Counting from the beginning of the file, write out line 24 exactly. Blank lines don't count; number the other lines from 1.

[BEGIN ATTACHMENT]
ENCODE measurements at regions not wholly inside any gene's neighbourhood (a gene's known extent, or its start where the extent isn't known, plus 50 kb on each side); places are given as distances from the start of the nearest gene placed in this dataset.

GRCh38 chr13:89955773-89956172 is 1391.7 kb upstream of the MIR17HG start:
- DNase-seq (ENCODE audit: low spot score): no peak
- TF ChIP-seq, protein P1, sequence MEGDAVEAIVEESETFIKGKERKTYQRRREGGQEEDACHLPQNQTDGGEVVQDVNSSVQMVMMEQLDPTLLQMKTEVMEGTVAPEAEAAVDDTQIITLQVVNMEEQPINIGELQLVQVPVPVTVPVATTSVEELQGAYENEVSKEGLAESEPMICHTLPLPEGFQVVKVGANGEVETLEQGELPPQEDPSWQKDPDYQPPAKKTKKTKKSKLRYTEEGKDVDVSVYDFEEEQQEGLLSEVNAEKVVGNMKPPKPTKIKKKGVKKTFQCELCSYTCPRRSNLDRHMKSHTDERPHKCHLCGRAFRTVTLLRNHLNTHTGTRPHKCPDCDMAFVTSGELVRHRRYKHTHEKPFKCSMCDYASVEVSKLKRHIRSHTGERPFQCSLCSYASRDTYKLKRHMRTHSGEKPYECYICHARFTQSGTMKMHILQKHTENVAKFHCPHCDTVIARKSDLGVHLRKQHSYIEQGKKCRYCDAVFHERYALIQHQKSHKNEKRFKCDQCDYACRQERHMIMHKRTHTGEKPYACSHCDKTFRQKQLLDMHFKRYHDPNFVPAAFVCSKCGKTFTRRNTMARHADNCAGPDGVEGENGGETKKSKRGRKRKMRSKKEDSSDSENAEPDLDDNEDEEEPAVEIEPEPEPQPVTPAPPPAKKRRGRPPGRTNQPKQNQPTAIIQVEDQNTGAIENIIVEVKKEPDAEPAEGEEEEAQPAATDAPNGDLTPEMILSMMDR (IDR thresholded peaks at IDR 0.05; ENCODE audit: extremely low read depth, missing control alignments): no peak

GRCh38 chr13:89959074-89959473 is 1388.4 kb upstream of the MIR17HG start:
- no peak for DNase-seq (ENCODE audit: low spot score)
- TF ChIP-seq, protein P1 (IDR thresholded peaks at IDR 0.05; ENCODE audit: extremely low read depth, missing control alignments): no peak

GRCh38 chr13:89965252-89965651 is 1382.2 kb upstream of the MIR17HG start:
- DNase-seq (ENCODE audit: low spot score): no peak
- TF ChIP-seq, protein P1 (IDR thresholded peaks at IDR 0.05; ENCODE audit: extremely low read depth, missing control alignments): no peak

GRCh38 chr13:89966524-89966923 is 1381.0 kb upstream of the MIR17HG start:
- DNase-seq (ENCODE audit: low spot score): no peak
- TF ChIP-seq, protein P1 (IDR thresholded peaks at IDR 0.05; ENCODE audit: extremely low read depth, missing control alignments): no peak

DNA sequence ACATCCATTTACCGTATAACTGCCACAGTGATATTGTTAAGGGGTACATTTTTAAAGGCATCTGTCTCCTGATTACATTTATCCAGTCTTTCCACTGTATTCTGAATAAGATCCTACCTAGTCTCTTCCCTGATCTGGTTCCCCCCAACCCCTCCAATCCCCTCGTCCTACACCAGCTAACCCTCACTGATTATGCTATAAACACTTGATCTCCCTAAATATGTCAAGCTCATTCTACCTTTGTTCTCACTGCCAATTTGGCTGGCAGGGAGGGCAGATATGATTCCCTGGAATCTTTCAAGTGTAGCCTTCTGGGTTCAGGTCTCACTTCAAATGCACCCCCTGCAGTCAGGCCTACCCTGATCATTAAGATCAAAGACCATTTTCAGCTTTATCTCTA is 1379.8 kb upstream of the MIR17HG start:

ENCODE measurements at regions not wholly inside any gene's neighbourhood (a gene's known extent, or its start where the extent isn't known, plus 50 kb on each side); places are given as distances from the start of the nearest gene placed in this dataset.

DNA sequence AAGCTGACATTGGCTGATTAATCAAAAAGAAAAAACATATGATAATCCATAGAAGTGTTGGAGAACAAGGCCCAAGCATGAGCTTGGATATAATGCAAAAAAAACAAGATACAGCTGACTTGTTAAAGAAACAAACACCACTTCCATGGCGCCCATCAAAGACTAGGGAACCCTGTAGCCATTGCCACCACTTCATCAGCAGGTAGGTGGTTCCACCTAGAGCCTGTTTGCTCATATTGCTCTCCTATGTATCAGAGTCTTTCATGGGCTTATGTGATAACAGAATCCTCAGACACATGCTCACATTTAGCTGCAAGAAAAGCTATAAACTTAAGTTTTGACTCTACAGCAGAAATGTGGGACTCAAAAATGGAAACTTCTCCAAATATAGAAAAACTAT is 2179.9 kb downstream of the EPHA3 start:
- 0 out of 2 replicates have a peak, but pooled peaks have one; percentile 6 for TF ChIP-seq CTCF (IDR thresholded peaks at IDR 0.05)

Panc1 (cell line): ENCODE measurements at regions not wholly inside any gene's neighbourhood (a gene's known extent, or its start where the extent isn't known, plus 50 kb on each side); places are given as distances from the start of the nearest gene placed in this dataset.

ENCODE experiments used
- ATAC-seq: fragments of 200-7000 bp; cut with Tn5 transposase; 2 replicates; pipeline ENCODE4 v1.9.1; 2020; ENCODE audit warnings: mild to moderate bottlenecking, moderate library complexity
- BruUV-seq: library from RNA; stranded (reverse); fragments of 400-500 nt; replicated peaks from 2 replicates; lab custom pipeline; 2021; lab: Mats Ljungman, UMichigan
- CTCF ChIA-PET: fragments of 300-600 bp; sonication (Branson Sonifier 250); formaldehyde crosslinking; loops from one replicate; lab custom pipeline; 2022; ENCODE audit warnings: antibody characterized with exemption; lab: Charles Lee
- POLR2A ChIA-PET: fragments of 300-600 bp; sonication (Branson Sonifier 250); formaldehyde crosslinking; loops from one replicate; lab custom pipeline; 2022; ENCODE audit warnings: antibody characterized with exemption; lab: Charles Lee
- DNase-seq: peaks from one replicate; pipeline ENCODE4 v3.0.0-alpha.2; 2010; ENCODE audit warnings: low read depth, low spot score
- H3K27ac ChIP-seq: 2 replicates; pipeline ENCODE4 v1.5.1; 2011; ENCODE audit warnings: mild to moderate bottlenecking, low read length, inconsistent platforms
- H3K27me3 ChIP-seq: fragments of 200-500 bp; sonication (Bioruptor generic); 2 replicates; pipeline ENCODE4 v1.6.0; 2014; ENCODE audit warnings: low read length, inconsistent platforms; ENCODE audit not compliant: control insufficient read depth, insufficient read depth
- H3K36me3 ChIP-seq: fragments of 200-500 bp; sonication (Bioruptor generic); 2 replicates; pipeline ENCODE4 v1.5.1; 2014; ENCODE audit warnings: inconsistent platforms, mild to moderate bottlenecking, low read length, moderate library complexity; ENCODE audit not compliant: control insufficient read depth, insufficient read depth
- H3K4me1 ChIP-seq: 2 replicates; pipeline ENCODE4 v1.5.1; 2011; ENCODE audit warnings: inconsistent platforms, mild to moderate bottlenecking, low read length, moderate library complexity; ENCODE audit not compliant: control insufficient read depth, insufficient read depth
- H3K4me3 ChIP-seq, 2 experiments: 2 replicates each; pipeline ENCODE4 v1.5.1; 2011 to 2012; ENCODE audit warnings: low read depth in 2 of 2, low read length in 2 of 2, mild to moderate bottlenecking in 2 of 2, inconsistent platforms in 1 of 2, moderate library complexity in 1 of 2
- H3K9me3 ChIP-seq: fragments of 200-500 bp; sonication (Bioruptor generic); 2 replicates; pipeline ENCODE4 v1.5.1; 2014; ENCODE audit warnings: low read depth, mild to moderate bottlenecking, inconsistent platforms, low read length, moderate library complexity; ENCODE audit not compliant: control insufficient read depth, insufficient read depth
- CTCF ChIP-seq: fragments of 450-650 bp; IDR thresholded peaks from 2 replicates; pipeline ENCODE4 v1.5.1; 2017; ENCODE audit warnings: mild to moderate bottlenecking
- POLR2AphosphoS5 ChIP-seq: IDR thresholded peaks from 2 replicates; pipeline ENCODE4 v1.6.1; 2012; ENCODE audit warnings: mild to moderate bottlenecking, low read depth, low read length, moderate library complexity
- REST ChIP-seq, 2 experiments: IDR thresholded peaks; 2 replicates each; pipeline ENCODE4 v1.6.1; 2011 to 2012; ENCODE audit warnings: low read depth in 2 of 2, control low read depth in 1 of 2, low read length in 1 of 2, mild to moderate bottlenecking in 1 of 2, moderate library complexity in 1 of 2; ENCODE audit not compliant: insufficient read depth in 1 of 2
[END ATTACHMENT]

- DNase-seq: peaks from one replicate; pipeline ENCODE4 v3.0.0-alpha.2; 2010; ENCODE audit warnings: low read depth, low spot score